http://assets-s3.rollingstone.com/assets/images/album_review/c762e53821dfa6878337005c7dac006bd5033798.jpg This Time

Los Lobos

This Time

Hollywood Records
Rolling Stone: star rating
Community: star rating
5 3.5 0
August 19, 1999

Los Lobos started out playing weddings in East Los Angeles, a career phase that culminated with a hit cover of "La Bamba." In the decade since, they've been making music for the postnuptial stragglers and burrowing into the subconscious. Teamed once again with sonic chemists Mitchell Froom and Tchad Blake, the quintet continues to expand the acid-tweaked atmosphere of its 1992 masterpiece, Kiko. Conventionally structured songs were at the core of Kiko's experiments, but those tunes are becoming increasingly hard to find as the Lobos spin off projects and solo releases multiply (Latin Playboys, David Hidalgo's Houndog, Cesar Rosas' Soul Disguise). Now the lyrics are more allusive and open-ended ("How come the days do what they do?" Hidalgo mutters on the title song), and the dance floor has never seemed a more subversive place: the Colombian shuffle of "Cumbia Raza," the New Orleans stagger of "Oh, Yeah," the queasy swamp rock of "Viking." Rock's most metaphysical party band strikes again.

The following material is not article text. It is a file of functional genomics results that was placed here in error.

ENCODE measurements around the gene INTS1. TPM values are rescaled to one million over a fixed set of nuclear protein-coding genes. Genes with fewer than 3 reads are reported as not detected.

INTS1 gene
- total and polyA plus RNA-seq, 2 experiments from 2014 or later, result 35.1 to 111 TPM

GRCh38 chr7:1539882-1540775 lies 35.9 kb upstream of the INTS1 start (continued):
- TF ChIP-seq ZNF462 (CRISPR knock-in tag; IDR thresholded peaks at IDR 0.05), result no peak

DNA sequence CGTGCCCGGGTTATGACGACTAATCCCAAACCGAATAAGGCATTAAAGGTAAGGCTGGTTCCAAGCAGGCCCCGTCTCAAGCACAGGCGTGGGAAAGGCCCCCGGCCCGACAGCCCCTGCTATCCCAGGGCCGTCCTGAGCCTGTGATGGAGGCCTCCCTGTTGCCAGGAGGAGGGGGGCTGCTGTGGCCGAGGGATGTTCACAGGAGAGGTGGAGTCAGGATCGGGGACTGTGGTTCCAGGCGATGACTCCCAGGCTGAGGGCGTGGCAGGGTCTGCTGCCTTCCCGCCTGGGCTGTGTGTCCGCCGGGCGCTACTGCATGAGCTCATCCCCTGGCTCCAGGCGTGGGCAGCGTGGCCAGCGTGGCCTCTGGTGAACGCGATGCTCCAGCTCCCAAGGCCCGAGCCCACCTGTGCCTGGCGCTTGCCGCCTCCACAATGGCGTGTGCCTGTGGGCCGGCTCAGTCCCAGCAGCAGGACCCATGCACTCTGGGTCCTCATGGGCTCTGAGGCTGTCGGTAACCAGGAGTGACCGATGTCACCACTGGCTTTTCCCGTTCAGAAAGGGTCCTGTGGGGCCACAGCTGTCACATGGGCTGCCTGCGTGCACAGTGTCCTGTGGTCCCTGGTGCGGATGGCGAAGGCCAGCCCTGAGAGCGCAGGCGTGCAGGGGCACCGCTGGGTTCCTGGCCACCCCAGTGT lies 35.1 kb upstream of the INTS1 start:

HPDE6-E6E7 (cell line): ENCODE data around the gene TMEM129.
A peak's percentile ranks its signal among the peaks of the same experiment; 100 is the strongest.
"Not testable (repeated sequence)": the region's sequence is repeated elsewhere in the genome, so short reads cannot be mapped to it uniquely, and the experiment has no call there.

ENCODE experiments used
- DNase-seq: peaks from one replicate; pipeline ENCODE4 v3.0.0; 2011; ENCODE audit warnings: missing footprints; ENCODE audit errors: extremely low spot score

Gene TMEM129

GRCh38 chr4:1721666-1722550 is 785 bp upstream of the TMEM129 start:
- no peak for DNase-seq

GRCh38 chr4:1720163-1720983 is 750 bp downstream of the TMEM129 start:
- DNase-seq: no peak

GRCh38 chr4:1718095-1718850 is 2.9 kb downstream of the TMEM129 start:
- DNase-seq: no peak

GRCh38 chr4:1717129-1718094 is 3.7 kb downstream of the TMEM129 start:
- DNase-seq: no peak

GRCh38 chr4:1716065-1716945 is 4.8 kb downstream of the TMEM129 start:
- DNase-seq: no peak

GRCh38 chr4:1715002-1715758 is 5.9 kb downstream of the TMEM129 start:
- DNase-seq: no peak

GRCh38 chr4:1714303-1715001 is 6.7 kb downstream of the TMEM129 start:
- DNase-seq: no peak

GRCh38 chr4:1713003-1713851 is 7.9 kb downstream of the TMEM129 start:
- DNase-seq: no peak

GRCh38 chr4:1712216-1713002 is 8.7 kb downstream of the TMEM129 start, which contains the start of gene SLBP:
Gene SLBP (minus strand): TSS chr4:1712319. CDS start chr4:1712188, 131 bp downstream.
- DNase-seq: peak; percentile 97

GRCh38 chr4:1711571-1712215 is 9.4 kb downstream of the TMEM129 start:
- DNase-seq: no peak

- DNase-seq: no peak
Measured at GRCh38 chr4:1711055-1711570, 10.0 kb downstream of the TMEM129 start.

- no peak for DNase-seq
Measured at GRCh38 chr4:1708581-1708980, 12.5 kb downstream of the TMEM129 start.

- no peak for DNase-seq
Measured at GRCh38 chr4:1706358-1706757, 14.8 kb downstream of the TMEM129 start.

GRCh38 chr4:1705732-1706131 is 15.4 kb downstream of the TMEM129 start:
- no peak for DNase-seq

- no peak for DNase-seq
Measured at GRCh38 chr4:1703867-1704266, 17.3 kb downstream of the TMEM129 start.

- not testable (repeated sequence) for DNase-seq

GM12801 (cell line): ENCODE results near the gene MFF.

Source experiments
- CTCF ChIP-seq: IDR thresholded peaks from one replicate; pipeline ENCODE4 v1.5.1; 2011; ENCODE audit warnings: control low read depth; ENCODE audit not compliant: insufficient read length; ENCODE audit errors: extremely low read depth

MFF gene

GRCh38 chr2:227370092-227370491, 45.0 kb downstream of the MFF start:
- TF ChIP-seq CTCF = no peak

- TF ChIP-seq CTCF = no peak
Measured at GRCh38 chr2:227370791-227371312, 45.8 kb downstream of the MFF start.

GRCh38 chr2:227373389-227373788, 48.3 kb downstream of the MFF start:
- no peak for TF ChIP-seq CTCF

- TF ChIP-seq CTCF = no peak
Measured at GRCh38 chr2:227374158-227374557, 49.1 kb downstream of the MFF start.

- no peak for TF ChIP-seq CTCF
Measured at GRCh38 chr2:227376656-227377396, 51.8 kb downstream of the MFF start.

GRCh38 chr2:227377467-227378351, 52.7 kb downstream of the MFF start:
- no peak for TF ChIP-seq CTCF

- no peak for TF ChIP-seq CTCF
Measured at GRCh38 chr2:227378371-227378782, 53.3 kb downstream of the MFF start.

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    Song Stories


    Mariah Carey | 1995

    Serendipity stuck when Mariah Carey rediscovered the glitchy Tom Tom Club hook, a sample of which is the heart of this upbeat slice of dance pop. "I had the melody idea for 'Fantasy' and I was listening to the radio and heard 'Genius of Love,' and I hadn't heard it in a long time," Carey said. "It reminded me of growing up and listening to the radio and that feeling the song gave me seemed to go with the melody and basic idea I had for 'Fantasy.' I initially told [co-writer] Dave Hall about the idea, and we did it. We called up the Tom Tom Club and they were really into it."

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